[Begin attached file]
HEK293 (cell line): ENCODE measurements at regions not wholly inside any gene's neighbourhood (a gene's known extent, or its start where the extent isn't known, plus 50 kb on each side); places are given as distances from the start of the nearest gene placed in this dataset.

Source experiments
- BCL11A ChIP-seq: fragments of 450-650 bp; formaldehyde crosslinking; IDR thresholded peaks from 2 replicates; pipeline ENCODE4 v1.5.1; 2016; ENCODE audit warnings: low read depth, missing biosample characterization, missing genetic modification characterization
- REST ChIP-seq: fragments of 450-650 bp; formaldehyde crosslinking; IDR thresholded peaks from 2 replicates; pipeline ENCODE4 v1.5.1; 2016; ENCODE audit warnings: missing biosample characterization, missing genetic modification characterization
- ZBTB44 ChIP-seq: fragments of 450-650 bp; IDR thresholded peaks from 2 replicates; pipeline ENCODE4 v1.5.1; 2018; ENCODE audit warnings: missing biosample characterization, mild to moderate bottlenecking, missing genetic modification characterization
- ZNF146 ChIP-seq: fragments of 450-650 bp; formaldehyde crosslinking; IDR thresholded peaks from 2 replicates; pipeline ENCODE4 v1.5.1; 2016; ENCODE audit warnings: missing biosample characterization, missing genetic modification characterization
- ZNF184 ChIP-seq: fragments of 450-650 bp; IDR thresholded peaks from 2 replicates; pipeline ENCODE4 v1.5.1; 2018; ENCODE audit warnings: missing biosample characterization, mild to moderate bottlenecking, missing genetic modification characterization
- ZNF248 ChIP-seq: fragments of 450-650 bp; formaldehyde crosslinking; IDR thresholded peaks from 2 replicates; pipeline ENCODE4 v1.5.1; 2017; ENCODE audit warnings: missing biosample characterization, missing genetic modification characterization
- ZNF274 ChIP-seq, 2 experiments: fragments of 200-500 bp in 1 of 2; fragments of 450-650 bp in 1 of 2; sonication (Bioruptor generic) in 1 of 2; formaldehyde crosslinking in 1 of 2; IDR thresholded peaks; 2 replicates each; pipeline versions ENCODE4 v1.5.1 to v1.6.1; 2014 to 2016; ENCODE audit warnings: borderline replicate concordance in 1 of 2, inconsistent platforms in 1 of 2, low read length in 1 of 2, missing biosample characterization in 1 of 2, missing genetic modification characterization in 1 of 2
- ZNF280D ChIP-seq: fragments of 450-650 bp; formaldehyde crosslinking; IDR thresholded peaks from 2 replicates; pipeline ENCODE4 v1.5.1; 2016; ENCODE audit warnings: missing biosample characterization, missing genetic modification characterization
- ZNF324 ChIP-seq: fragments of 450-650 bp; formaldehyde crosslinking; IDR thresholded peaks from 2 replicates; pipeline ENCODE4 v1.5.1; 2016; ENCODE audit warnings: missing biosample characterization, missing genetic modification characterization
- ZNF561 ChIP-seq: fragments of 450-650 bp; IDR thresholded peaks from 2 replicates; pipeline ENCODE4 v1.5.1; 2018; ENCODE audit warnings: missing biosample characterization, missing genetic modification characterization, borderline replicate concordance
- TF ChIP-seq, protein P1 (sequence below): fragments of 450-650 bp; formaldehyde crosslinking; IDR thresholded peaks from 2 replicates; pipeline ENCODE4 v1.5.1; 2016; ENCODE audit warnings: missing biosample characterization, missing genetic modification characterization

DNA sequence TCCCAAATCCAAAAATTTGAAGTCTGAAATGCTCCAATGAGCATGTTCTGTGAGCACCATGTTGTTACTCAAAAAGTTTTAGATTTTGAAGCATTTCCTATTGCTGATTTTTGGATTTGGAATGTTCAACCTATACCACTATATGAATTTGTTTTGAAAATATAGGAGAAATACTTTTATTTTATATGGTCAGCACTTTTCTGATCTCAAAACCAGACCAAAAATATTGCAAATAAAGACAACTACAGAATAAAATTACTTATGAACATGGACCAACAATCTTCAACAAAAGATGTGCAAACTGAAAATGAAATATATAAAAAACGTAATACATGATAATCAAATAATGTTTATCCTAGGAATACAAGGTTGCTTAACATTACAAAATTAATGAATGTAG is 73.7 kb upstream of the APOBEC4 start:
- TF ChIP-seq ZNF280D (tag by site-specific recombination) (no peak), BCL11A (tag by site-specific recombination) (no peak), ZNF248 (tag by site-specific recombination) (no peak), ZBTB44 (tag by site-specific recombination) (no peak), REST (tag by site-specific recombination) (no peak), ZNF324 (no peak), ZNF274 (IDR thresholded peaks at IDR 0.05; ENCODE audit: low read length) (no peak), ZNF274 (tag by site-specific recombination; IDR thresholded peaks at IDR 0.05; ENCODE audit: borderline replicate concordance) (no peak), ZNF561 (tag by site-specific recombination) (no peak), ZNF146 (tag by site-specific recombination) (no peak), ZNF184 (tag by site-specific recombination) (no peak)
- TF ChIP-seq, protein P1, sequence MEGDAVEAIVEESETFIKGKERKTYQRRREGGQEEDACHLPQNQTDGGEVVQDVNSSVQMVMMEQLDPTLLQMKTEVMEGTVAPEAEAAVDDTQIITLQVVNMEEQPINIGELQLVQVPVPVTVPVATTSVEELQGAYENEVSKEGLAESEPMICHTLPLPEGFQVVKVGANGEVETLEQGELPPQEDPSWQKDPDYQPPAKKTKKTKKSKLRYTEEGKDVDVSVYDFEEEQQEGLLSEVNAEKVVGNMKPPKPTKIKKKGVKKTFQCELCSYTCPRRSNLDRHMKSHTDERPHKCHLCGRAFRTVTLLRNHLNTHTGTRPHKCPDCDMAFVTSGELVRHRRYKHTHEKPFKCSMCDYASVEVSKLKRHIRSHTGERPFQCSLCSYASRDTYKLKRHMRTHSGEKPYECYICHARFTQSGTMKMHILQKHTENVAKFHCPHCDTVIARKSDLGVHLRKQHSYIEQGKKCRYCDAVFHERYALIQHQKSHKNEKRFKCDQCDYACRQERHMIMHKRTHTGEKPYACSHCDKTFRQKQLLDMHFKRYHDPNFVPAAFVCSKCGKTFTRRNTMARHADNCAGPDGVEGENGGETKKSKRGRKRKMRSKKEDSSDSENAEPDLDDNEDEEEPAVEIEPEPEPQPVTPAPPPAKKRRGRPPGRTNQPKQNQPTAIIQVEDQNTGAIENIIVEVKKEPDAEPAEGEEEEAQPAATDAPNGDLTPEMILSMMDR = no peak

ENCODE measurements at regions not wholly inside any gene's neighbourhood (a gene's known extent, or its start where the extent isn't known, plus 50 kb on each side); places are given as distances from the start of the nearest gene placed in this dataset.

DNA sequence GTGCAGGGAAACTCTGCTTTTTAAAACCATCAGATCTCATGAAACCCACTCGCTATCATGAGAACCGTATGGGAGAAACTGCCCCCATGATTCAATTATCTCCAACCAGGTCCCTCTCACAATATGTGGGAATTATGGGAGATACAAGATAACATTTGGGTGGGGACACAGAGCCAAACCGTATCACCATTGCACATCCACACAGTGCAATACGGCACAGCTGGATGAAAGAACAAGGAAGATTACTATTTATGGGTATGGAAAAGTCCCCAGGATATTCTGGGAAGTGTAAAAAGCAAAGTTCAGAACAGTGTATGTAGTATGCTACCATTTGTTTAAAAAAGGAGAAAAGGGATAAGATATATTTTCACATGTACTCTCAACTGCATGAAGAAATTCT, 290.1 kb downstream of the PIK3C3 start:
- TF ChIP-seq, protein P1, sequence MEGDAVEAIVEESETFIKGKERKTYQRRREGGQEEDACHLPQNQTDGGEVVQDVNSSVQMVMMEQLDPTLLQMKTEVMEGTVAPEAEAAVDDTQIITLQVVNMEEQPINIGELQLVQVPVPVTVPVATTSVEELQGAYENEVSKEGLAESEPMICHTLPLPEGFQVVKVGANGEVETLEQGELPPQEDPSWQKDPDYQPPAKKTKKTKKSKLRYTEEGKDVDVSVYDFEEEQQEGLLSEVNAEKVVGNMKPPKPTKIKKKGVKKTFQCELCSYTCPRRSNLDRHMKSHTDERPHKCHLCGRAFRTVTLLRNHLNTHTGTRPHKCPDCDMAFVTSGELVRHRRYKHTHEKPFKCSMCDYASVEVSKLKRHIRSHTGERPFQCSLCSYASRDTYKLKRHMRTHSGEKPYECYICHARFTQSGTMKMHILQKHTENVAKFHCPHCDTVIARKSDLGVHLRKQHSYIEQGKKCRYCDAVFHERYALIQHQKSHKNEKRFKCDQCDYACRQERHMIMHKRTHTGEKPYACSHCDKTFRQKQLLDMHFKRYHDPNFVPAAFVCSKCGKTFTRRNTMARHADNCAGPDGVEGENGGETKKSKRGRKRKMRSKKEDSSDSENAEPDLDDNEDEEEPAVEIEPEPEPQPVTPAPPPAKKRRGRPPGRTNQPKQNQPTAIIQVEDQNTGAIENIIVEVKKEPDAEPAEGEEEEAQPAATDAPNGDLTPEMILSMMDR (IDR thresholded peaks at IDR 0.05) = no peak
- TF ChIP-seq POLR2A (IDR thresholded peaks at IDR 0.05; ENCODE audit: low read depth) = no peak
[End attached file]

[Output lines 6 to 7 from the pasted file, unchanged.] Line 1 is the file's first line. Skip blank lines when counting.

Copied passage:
- ZNF146 ChIP-seq: fragments of 450-650 bp; formaldehyde crosslinking; IDR thresholded peaks from 2 replicates; pipeline ENCODE4 v1.5.1; 2016; ENCODE audit warnings: missing biosample characterization, missing genetic modification characterization
- ZNF184 ChIP-seq: fragments of 450-650 bp; IDR thresholded peaks from 2 replicates; pipeline ENCODE4 v1.5.1; 2018; ENCODE audit warnings: missing biosample characterization, mild to moderate bottlenecking, missing genetic modification characterization